Several Muslim women were asked to remove their headscarves for a new type of the Irish immigration certificate, known as Garda National Immigration Bureau (GNIB) card which is issued by the Garda (Irish police). This card includes the name, a photograph and other details of the card holder and serves as proof that the card holder is a legal resident in the Republic of Ireland.
The women approached the Islamic Cultural Centre of Ireland (ICCI), the major Sunni mosque in Ireland, located in Dublin, which has raised the issue with the police. According to Ali Selim, spokesperson of the ICCI, “the Garda representative showed understanding and acted promptly. Soon afterwards he confirmed to us that Muslim women would not be asked to remove their hijab. We are grateful for this prompt response. This is the inclusive Ireland that we are proud to be part of.”
The press office of the police referred to problems resulting from the implementation of the new system, while emphasising the police’s commitment to engage with various communities and to ensure that their particular needs are met.
Four Muslim families claim that their sons were refused admission to secondary schools run by the Catholic Church in South Dublin due to their religious background. The denominational educational system of the Republic of Ireland, in which most primary and secondary schools – though state-funded – are under the patronage of the Catholic Church, allows for discriminatory admission policies based on religion and for giving preference to pupils of a Catholic background.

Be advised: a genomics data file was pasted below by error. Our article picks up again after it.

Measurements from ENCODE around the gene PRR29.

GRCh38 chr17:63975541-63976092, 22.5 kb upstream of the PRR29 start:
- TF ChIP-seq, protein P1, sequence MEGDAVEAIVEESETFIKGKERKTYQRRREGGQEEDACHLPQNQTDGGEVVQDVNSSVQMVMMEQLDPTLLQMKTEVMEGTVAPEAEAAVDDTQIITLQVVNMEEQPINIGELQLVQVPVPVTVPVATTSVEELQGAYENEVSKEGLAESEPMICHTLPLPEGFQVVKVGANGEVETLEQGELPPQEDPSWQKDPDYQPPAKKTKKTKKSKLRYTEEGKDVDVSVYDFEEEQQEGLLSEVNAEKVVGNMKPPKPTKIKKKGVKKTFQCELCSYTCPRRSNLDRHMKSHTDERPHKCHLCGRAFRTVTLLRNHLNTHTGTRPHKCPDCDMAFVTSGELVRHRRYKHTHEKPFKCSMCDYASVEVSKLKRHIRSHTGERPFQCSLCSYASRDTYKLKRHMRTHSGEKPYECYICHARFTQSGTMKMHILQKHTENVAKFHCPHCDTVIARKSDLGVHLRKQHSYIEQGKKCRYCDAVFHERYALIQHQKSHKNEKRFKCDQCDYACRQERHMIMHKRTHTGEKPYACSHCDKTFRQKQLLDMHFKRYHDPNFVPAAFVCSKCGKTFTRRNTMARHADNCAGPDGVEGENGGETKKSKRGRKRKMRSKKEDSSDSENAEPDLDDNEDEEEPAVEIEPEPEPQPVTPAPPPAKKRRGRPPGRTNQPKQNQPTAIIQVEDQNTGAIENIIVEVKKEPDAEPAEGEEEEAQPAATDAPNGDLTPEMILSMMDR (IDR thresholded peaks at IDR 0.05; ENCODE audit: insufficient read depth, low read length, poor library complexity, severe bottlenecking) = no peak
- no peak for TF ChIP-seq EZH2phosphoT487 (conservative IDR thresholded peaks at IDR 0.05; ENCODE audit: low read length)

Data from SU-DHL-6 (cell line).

While the four families did not encounter any problems in securing places for their daughters in Catholic girls’ secondary schools in the area, their recent applications on behalf their sons at boys’ secondary schools were rejected on the grounds of the limited availability of places. Two families appealed to the decisions at the Department of Education which upheld their appeals.
Furthermore, one family complained about impingements on freedom of religion as its son had to attend Catholic Religious Education classes and participate in religious services held at the school.
The spokesperson of the Islamic Cultural Centre of Ireland, Ali Selim, confirmed the rising number of complaints by Muslim parents who experience difficulties in finding places for their children in secondary schools in Dublin. Selim demands immediate action by the Department of Education which needs to provide clear guidelines on admission policies that prevent discrimination against on religious grounds: “All of us are taxpayers and preference should not be on the basis of religion or race. This is not a Muslim issue, it affects all non-Catholics.”